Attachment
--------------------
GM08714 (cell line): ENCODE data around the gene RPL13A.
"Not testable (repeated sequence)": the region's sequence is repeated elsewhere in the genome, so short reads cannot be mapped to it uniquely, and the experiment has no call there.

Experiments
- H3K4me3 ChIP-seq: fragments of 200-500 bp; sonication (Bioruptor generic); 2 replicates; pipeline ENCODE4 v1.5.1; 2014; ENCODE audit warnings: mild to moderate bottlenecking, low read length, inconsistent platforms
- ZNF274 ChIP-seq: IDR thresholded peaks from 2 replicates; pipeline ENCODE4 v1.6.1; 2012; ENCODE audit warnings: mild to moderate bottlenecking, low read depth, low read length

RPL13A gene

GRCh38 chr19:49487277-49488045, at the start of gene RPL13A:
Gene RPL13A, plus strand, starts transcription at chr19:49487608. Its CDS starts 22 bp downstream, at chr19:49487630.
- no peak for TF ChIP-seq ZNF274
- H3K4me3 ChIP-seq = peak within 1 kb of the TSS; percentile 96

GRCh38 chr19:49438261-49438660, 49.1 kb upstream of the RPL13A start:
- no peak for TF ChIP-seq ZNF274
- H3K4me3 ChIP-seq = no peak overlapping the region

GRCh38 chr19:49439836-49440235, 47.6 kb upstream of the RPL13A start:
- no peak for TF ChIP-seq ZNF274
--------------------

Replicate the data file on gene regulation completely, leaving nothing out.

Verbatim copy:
GM08714 (cell line): ENCODE data around the gene RPL13A.
"Not testable (repeated sequence)": the region's sequence is repeated elsewhere in the genome, so short reads cannot be mapped to it uniquely, and the experiment has no call there.

Experiments
- H3K4me3 ChIP-seq: fragments of 200-500 bp; sonication (Bioruptor generic); 2 replicates; pipeline ENCODE4 v1.5.1; 2014; ENCODE audit warnings: mild to moderate bottlenecking, low read length, inconsistent platforms
- ZNF274 ChIP-seq: IDR thresholded peaks from 2 replicates; pipeline ENCODE4 v1.6.1; 2012; ENCODE audit warnings: mild to moderate bottlenecking, low read depth, low read length

RPL13A gene

GRCh38 chr19:49487277-49488045, at the start of gene RPL13A:
Gene RPL13A, plus strand, starts transcription at chr19:49487608. Its CDS starts 22 bp downstream, at chr19:49487630.
- no peak for TF ChIP-seq ZNF274
- H3K4me3 ChIP-seq = peak within 1 kb of the TSS; percentile 96

GRCh38 chr19:49438261-49438660, 49.1 kb upstream of the RPL13A start:
- no peak for TF ChIP-seq ZNF274
- H3K4me3 ChIP-seq = no peak overlapping the region

GRCh38 chr19:49439836-49440235, 47.6 kb upstream of the RPL13A start:
- no peak for TF ChIP-seq ZNF274